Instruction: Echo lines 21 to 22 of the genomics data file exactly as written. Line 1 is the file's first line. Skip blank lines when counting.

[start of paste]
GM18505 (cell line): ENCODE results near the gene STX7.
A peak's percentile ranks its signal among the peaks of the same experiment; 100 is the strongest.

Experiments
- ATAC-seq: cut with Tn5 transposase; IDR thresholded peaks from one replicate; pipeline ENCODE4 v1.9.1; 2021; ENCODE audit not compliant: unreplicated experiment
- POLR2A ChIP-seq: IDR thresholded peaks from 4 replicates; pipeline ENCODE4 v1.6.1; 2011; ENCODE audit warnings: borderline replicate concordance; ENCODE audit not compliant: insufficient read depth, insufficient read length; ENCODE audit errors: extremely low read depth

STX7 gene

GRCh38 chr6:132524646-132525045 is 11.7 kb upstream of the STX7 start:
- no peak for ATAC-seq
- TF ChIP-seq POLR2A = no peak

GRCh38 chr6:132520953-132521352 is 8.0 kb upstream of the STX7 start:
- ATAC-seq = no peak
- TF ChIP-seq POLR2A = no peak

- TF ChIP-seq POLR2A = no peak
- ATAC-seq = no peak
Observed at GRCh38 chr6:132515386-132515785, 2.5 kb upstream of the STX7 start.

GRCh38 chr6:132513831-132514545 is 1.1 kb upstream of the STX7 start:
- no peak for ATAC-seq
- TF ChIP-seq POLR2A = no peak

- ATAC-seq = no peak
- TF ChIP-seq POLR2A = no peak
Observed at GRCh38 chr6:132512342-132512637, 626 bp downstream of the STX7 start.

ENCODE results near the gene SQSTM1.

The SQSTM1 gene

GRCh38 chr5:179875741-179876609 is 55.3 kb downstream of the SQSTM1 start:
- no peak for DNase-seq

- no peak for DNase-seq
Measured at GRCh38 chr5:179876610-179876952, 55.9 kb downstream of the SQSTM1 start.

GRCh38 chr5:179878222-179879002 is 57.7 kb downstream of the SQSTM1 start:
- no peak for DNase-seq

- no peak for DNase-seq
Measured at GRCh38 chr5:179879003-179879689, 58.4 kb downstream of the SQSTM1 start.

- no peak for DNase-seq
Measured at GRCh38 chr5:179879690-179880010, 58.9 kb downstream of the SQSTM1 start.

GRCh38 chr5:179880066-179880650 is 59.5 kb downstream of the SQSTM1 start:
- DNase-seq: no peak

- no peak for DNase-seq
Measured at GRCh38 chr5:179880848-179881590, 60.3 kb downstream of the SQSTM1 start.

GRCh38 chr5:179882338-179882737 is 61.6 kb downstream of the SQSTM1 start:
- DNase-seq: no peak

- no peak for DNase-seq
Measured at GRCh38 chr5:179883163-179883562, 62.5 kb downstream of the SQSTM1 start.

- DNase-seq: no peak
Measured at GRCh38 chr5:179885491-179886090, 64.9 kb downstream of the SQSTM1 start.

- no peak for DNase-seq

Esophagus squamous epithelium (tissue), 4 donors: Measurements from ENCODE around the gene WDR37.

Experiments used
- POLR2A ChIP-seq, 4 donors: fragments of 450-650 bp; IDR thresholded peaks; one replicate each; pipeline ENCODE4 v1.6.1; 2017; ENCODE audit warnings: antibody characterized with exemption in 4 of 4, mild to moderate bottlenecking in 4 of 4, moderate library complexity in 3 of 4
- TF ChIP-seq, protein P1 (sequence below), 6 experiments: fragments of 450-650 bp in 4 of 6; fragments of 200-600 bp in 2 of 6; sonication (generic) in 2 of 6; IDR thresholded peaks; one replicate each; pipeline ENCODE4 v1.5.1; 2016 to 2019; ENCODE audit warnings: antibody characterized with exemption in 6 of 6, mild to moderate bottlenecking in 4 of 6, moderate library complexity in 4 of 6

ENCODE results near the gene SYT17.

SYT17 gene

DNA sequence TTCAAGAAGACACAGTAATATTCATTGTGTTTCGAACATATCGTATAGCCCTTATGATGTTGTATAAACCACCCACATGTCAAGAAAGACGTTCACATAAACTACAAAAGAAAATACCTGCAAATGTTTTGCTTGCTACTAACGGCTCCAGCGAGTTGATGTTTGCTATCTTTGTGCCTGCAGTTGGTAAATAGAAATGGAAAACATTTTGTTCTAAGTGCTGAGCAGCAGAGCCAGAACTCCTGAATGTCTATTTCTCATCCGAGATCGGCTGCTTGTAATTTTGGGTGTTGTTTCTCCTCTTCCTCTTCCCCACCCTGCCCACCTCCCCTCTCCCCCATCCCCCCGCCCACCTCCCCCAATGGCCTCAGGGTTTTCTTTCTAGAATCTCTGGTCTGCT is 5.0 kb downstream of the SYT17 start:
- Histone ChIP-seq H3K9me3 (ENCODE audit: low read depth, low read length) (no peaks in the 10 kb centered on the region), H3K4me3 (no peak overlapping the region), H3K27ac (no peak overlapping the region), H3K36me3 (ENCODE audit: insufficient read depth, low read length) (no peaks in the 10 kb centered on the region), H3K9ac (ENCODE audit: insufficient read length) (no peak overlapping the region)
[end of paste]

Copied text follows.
Observed at GRCh38 chr6:132512342-132512637, 626 bp downstream of the STX7 start.

ENCODE results near the gene SQSTM1.